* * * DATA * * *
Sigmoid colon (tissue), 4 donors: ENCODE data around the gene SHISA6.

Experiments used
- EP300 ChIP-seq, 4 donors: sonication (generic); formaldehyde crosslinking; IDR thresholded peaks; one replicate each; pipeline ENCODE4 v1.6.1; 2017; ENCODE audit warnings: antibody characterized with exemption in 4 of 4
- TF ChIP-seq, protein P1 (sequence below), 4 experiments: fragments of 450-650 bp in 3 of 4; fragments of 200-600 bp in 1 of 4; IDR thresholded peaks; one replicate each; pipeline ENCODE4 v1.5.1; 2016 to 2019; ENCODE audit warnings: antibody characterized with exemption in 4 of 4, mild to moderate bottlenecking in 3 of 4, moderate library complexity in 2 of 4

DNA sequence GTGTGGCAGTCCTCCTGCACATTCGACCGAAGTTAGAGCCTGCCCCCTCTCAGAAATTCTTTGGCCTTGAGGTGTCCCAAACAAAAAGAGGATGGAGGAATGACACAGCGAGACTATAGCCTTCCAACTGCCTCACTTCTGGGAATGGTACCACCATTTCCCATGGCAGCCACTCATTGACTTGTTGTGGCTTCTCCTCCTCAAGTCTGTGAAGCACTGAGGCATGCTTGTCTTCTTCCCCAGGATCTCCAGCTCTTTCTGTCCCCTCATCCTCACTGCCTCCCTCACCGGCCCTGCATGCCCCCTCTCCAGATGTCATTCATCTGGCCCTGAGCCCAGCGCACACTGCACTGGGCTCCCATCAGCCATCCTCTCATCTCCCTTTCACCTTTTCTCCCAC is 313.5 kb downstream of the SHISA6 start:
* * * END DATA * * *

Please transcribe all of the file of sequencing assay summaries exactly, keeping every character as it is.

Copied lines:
Sigmoid colon (tissue), 4 donors: ENCODE data around the gene SHISA6.

Experiments used
- EP300 ChIP-seq, 4 donors: sonication (generic); formaldehyde crosslinking; IDR thresholded peaks; one replicate each; pipeline ENCODE4 v1.6.1; 2017; ENCODE audit warnings: antibody characterized with exemption in 4 of 4
- TF ChIP-seq, protein P1 (sequence below), 4 experiments: fragments of 450-650 bp in 3 of 4; fragments of 200-600 bp in 1 of 4; IDR thresholded peaks; one replicate each; pipeline ENCODE4 v1.5.1; 2016 to 2019; ENCODE audit warnings: antibody characterized with exemption in 4 of 4, mild to moderate bottlenecking in 3 of 4, moderate library complexity in 2 of 4

DNA sequence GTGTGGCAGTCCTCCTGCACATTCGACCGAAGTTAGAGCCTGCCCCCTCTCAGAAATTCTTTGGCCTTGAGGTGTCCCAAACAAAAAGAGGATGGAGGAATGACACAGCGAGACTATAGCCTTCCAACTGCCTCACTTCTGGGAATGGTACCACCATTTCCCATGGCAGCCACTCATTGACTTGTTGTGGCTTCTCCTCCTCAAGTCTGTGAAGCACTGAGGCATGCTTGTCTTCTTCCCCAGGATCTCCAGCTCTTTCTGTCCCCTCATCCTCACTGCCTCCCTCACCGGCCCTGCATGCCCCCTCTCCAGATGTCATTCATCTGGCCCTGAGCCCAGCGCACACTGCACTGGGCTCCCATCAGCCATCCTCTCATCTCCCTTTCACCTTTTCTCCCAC is 313.5 kb downstream of the SHISA6 start: